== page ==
This assignment reinforces ideas in Visualization and EDA.

Due date and submission

Due: October 14 at 4:00pm.

Please submit (via courseworks) the web address of the GitHub repo containing your work for this assignment; git commits after the due date will cause the assignment to be considered late.

R Markdown documents included as part of your solutions must not install packages, and should only load the packages necessary for your submission to knit.


Problem Points
Problem 0 25
Problem 1 25
Problem 2 25
Problem 3 25
Optional survey No points

Problem 0

This “problem” focuses on structure of your submission, especially the use git and GitHub for reproducibility, R Projects to organize your work, R Markdown to write reproducible reports, relative paths to load data from local files, and reasonable naming structures for your files.

To that end:

  • create a public GitHub repo + local R Project; we suggest naming this repo / directory p8105_hw2_YOURUNI (e.g. p8105_hw2_ajg2202 for Jeff), but that’s not required
  • create a single .Rmd file named p8105_hw2_YOURUNI.Rmd that renders to github_document
  • create a subdirectory to store the local data files used in Problems 1 and 2, and use relative paths to access these data files
  • submit a link to your repo via Courseworks

Your solutions to Problems 1, 2, and 3 should be implemented in your .Rmd file, and your git commit history should reflect the process you used to solve these Problems.

For this Problem, we will assess adherence to the instructions above regarding repo structure, git commit history, and whether we are able to knit your .Rmd to ensure that your work is reproducible. Adherence to appropriate styling and clarity of code will be assessed in Problems 1+ using the style rubric.

This homework includes figures; the readability of your embedded plots (e.g. font sizes, axis labels, titles) will be assessed in Problems 1+.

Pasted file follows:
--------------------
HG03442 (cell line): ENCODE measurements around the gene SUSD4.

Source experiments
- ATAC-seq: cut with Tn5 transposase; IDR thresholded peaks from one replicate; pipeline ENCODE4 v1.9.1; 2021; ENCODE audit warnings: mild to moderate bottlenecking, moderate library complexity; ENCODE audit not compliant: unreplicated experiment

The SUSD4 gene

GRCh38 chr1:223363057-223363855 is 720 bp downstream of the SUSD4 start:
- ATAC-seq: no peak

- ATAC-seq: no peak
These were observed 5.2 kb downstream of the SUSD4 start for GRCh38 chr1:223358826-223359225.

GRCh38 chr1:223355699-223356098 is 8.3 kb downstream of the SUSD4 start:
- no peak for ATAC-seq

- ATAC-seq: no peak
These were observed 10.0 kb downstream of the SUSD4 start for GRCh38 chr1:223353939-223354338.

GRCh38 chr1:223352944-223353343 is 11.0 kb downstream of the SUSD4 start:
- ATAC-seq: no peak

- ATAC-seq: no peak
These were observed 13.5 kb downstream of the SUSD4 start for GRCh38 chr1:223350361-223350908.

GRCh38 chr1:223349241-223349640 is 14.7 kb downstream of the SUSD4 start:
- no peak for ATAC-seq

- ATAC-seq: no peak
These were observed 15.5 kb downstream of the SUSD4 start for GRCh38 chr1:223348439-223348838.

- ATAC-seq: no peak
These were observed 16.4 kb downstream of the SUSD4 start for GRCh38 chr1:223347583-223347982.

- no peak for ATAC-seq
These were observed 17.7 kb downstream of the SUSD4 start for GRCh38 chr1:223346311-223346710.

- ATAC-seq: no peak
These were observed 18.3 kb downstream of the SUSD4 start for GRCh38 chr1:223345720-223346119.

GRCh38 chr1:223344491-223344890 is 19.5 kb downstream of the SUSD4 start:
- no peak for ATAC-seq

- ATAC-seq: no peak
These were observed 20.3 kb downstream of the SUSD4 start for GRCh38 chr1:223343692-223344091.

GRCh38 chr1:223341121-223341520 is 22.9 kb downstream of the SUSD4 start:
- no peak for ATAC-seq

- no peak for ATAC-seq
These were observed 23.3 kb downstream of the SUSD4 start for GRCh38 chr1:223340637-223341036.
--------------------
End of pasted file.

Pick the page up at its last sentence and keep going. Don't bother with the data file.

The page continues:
Problem 1

This problem uses the Instacart data. DO NOT include this dataset in your local data directory; instead, load the data from the p8105.datasets using:


The goal is to do some exploration of this dataset. To that end, write a short description of the dataset, noting the size and structure of the data, describing some key variables, and giving illstrative examples of observations. Then, do or answer the following (commenting on the results of each):

  • How many aisles are there, and which aisles are the most items ordered from?
  • Make a plot that shows the number of items ordered in each aisle, limiting this to aisles with more than 10000 items ordered. Arrange aisles sensibly, and organize your plot so others can read it.
  • Make a table showing the three most popular items in each of the aisles “baking ingredients”, “dog food care”, and “packaged vegetables fruits”. Include the number of times each item is ordered in your table.
  • Make a table showing the mean hour of the day at which Pink Lady Apples and Coffee Ice Cream are ordered on each day of the week; format this table for human readers (i.e. produce a 2 x 7 table).